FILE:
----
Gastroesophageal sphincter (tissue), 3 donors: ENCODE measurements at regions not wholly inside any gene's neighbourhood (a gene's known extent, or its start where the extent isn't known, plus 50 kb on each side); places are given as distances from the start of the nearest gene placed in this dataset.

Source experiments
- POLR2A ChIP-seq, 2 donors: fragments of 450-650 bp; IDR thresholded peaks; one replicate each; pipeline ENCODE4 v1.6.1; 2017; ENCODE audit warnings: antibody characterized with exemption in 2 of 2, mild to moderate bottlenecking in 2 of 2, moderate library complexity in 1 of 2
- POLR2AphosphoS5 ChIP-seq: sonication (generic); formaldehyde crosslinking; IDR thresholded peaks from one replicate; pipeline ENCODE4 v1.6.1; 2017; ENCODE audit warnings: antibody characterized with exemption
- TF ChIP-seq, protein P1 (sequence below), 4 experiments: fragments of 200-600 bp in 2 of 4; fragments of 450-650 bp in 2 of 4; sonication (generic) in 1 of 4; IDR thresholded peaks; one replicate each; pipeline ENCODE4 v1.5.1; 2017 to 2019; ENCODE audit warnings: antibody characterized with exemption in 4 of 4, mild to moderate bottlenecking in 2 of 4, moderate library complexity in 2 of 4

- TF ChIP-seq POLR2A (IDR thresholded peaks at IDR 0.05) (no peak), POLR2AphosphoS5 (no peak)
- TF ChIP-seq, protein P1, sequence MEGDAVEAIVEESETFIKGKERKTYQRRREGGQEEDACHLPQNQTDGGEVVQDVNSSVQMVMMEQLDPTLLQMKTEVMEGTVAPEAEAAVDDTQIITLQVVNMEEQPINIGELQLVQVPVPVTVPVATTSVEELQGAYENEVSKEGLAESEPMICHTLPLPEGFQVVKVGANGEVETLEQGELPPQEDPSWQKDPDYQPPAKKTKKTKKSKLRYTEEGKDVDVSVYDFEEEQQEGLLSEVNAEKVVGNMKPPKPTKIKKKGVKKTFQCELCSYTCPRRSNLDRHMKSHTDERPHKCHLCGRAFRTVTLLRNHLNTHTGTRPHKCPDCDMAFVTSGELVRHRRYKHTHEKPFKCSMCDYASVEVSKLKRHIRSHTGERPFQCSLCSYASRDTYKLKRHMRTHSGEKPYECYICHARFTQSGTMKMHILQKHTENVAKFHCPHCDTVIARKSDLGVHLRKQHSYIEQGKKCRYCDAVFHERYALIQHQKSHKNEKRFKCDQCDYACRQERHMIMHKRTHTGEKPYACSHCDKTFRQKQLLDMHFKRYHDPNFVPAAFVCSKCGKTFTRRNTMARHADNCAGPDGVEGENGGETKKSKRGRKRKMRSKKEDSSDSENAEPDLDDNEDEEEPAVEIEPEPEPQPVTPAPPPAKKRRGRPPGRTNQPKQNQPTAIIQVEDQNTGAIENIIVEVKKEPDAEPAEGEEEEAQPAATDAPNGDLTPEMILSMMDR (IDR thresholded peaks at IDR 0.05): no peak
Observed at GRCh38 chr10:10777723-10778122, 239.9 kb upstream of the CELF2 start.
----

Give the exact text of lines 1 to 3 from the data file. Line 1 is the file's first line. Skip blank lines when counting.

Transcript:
Gastroesophageal sphincter (tissue), 3 donors: ENCODE measurements at regions not wholly inside any gene's neighbourhood (a gene's known extent, or its start where the extent isn't known, plus 50 kb on each side); places are given as distances from the start of the nearest gene placed in this dataset.

Source experiments
- POLR2A ChIP-seq, 2 donors: fragments of 450-650 bp; IDR thresholded peaks; one replicate each; pipeline ENCODE4 v1.6.1; 2017; ENCODE audit warnings: antibody characterized with exemption in 2 of 2, mild to moderate bottlenecking in 2 of 2, moderate library complexity in 1 of 2